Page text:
The results show that the 5-day % price change of CK after the dividend was paid out was around negative 3%, which is on the order of the historical yield of its "large dividend." Given that the benchmark index declined by an average of only -0.6% during the same time interval, the large drop in CK is unlikely to be attributable to movements of the largest stock market as a whole.
Due to the idiosyncratic fluctuations of individual stocks, the standard deviation of 5-day % price changes for CK was rather high (4.55%). Therefore, a t-test was conducted to investigate whether the decrease of -3.14% was statistically significant compared to the expected value of 0% (assuming that share prices are random over the short term).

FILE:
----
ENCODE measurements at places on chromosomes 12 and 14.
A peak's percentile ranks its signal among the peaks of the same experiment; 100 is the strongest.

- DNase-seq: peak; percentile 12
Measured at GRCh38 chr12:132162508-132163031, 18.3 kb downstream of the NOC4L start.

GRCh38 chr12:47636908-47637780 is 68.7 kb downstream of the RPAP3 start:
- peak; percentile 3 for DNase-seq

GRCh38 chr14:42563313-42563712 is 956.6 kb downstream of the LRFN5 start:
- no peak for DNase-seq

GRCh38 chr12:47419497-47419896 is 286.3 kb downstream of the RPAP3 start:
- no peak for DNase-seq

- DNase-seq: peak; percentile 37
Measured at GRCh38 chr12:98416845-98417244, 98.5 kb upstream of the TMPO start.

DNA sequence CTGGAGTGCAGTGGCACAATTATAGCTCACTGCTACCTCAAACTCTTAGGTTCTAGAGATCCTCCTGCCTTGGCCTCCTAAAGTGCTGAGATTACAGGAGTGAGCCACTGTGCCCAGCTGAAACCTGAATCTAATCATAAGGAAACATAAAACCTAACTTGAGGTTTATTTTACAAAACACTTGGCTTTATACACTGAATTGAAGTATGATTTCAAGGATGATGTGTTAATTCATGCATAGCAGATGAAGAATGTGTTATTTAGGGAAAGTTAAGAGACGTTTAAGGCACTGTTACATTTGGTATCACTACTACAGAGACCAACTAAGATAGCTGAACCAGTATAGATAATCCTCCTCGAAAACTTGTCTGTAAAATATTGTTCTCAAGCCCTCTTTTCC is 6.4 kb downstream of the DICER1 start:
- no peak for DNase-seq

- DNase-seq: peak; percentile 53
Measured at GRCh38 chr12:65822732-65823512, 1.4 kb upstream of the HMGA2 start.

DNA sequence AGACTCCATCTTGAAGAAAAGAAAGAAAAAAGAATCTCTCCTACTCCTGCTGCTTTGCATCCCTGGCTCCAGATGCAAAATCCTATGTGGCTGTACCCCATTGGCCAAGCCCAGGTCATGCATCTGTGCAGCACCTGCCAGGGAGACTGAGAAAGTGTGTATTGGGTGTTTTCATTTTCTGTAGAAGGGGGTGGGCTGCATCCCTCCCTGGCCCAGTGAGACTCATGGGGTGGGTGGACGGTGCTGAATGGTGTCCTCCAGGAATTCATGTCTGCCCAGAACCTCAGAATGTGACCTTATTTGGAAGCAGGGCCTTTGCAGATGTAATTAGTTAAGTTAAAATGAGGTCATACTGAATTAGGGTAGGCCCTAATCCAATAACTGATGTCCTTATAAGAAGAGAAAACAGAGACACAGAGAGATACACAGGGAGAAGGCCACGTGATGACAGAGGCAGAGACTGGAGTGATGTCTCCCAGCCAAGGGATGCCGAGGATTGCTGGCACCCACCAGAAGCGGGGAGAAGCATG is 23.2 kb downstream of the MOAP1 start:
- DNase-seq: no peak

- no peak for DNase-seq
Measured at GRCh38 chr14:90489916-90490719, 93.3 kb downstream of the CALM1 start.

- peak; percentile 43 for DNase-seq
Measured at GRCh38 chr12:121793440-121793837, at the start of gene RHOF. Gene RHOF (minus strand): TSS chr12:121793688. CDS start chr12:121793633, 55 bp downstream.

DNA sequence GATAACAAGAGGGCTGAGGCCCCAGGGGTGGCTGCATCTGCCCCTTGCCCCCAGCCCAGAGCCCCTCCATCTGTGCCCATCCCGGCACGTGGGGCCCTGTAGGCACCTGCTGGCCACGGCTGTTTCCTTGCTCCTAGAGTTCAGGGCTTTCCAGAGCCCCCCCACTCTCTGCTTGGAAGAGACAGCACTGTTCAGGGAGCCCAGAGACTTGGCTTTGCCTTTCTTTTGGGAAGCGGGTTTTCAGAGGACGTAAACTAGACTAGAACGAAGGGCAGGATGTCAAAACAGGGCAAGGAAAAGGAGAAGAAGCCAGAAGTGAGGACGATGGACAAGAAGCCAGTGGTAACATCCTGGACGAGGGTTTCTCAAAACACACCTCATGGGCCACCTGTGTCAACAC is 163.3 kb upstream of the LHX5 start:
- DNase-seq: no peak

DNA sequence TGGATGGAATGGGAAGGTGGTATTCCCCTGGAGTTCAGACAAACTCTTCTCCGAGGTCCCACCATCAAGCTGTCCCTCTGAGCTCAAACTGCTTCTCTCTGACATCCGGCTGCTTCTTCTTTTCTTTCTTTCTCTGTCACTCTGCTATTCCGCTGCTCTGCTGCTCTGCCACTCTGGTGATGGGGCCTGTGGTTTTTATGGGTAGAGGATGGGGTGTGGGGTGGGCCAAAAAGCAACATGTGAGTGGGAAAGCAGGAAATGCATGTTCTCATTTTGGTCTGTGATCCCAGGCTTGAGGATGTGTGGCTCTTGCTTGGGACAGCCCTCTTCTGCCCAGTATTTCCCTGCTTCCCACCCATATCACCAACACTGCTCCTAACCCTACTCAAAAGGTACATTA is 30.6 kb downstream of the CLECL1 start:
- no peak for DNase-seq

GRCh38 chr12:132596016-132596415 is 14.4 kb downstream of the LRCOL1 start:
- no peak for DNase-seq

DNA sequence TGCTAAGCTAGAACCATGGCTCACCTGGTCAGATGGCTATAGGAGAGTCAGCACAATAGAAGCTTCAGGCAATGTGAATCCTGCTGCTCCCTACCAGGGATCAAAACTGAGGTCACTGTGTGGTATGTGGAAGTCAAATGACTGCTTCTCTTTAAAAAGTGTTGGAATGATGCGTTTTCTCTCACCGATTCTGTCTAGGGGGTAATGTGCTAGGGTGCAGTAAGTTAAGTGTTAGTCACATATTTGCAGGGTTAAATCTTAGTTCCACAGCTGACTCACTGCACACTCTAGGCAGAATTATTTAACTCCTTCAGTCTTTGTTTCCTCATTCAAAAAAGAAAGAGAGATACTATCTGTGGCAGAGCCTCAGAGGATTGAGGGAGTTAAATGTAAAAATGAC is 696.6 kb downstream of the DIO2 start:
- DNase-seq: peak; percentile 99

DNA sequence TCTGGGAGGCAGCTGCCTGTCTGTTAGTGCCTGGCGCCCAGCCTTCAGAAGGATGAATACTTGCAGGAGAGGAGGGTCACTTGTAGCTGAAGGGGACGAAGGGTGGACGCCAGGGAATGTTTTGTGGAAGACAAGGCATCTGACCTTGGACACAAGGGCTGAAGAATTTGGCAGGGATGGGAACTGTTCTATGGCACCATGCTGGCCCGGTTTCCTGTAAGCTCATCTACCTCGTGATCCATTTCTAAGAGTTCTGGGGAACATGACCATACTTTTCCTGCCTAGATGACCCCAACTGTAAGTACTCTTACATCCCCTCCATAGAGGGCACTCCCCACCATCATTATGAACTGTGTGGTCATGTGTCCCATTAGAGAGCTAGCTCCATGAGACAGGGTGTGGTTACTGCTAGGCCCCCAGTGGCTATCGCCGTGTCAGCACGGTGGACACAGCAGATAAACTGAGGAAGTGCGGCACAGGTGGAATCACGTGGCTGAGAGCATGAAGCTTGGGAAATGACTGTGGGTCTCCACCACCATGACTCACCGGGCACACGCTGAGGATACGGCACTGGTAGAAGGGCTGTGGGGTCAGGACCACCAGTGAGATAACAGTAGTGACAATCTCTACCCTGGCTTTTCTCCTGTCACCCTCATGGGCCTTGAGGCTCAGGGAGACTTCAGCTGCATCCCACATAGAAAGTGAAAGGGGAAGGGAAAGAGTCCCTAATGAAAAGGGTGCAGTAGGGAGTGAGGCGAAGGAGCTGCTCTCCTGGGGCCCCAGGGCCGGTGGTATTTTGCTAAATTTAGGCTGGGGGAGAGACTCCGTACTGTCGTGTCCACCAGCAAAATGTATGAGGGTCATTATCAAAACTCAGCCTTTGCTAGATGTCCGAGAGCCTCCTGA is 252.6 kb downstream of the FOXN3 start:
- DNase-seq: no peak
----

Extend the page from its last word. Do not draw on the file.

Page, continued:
Again, with the p-value below 0.05, the 5-day % price change decline in CK (-3.1%) can be considered to be significantly different to 0%. On the other hand, there was no significant difference between the -0.6% decline of HSI over the same period and 0%.
Discussion and evaluation
This analysis was performed solely to answer the research question: does CK's share price recover 5 days after the ex-dividend date? The results of this study suggest that the answer is no. Therefore, I conclude that the ex-date dividend reduction is not nullified by market fluctuations over the course of a 5-day time span.